KINGMAN - A staffer for Sen. John McCain may testify in the ongoing cases between Mohave County and two Golden Valley residents.
The U.S. Senate passed a resolution granting a request from Mohave County to allow Gina Gormley, an employee in McCain's office, to testify in the cases of Kanelos v. County of Mohave and Zanna v. Mohave County.
The resolution was sponsored by Sens. Harry Reid, D-Nevada and Mitch McConnell, R-Kentucky.
Golden Valley resident Luca Zanna filed a federal lawsuit against the county, the three county supervisors, the county manager and county Civil Attorney Bill Ekstrom in August 2010.
He claims that the county and its officials violated his First Amendment rights in November 2009 when Supervisor Buster Johnson asked him to stop passing out fliers during a town hall meeting McCain was holding at the County Administration Building. Gormley allegedly witnessed the exchange between Zanna and Johnson. Zanna also claims that McCain staffers were allowed to pass out information.
Zanna also alleges that the county policy prohibiting political activity, which was approved in written form by the Board of Supervisors in March, is a violation of the First and 14th Amendments.
In his original lawsuit, Zanna also stated that County Manager Ron Walker and Supervisor Tom Sockwell made libelous statements in letters that were published in county newspapers. Zanna has since dropped that part of his case.
Jim Kanelos filed a similar suit in federal court in May 2010. He alleges that he was denied his 1st Amendment right to assembly when Johnson stopped Zanna from passing out flyers.
He also alleges that there was a conspiracy among county officials to create a policy that would prevent residents from passing out political information on county grounds or expressing their 1st Amendment rights to free speech. As evidence of the conspiracy, Kanelos points to statements made by the Board of Supervisors in support of County Manager Ron Walker and written policies approved by the Board regarding guns in county buildings, appropriate dress code for residents visiting county buildings and prohibiting the distribution of political material on county grounds.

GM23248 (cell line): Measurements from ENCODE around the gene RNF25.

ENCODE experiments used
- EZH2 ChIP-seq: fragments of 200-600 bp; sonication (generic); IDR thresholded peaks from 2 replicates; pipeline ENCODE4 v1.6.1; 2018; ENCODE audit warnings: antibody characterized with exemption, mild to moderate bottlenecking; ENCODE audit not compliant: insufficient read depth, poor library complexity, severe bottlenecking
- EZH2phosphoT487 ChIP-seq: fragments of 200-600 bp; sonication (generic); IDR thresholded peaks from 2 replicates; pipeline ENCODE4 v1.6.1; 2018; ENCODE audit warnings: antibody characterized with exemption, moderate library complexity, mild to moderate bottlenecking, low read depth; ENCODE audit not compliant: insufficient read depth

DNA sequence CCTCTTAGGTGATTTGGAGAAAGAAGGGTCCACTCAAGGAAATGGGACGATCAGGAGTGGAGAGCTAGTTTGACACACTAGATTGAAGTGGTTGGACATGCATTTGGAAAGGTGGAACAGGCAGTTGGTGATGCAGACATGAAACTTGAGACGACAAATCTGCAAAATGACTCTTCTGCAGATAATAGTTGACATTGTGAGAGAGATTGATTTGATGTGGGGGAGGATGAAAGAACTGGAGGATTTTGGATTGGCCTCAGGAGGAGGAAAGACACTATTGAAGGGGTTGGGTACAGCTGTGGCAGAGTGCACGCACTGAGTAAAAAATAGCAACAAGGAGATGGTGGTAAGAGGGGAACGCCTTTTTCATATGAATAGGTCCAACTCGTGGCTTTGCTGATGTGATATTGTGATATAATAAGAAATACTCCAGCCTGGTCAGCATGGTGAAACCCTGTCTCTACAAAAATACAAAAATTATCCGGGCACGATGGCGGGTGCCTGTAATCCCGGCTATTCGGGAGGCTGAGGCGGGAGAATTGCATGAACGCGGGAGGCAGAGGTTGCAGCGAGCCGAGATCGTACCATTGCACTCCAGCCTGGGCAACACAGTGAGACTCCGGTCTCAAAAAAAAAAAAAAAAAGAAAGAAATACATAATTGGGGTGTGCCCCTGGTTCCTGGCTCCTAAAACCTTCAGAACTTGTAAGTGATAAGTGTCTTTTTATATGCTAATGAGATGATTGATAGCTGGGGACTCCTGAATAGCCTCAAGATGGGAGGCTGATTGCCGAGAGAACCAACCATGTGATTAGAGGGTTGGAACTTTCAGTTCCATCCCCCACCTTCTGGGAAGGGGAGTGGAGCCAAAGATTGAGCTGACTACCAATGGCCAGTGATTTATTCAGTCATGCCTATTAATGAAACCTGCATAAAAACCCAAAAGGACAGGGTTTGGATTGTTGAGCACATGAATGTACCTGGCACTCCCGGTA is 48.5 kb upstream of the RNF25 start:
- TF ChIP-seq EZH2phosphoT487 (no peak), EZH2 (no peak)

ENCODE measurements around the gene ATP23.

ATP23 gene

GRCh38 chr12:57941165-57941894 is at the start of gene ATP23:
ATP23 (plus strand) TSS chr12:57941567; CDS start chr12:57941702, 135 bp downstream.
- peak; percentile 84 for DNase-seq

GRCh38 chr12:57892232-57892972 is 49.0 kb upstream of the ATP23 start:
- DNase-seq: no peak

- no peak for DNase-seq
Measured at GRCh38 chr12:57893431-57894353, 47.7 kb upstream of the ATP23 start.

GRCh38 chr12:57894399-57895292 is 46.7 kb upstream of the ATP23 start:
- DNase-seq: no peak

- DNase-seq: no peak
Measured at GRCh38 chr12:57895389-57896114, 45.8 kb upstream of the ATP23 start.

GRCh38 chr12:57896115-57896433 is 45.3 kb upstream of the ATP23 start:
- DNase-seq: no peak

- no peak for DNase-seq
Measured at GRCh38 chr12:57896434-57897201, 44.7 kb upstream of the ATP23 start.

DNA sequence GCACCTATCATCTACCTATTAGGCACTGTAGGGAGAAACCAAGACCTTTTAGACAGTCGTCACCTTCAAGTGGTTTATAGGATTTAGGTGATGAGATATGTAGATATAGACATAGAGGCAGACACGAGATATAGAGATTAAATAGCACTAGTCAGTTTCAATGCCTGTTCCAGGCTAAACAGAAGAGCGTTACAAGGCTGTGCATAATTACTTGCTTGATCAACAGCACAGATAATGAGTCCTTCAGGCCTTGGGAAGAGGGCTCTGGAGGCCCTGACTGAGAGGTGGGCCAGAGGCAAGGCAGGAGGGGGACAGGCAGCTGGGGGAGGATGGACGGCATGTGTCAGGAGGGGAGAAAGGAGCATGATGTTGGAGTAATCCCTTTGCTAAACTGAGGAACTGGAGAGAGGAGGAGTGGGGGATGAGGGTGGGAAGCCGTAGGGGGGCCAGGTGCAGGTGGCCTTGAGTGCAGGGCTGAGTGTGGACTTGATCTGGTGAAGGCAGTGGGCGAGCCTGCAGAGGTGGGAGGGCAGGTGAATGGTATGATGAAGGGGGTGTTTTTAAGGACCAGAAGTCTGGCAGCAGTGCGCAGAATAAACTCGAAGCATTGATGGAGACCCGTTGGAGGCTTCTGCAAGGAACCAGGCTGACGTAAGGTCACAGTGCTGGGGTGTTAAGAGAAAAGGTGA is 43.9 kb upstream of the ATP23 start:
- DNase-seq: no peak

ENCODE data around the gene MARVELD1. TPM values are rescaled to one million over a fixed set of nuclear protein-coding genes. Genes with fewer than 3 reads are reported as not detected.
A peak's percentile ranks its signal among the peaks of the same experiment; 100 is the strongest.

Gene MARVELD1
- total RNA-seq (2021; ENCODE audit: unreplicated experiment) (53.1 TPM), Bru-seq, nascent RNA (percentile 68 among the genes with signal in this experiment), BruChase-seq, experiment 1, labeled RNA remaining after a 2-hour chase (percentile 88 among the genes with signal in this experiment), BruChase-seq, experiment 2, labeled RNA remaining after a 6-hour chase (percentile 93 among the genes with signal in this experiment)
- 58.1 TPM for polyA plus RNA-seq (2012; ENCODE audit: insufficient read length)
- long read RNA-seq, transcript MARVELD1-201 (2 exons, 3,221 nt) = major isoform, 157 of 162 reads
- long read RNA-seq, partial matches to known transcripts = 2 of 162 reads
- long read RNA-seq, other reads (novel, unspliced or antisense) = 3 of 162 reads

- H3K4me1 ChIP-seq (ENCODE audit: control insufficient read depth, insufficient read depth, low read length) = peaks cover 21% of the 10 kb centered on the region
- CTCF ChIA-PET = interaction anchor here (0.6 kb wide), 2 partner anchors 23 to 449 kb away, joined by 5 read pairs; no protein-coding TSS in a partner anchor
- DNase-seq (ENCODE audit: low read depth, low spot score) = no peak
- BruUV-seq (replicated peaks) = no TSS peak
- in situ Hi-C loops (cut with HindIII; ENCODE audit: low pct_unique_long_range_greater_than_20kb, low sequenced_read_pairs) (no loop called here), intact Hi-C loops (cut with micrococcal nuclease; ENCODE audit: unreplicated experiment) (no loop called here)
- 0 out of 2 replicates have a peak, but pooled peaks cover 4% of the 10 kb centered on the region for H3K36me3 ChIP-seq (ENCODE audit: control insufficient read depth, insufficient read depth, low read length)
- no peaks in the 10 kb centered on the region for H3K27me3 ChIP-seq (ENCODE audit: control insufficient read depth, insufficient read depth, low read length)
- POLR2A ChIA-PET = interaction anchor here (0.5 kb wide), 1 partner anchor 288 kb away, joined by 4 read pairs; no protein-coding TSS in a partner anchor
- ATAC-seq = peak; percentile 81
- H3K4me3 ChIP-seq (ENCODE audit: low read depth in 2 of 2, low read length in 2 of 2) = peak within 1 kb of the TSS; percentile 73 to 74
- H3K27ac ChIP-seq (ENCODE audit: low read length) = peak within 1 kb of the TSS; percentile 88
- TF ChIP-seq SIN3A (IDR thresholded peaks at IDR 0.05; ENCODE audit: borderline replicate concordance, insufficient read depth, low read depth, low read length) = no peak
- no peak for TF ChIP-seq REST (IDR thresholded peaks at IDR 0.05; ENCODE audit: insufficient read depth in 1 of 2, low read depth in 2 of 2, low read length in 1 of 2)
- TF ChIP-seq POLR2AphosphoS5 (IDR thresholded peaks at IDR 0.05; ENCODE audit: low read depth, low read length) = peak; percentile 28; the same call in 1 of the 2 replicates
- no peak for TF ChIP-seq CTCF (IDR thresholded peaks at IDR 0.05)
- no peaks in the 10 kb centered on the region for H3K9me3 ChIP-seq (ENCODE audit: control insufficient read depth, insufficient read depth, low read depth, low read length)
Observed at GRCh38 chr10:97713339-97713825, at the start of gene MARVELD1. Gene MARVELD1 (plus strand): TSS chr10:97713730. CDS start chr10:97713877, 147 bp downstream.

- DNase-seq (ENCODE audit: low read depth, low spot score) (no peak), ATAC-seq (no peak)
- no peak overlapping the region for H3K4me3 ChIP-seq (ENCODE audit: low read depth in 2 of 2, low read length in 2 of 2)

He also alleges that the county violated residents' 1st Amendment rights when it did not hold a public meeting to discuss the changes to the county policy. Kanelos is asking for $42 million in damages.
U.S. District Court Judge G. Murry Snow dismissed most of Kanelos' claims, saying that he didn't provide enough proof that he had been injured by the county's actions and that he had not provided a way of redressing any damages the county might have made through its actions.
He also ruled that Kanelos' right to assemble at the town hall meeting was not violated, Snow said, but perhaps his right to accept information was. Kanelos' conspiracy claims against county officials were a criminal matter and not a civil one and he did not suggest a state law that the county violated when it didn't hold a public hearing on the policy change. The judge also ruled that Kanelos didn't state a plausible claim of actual or imminent injury with regard to the new policies, and that Kanelos couldn't claim punitive damages against public officials if they were acting in their official capacity.
Snow did leave Kanelos the option to amend his complaint to show more proof of damages to his civil rights, and to provide a means of redressing those alleged damages.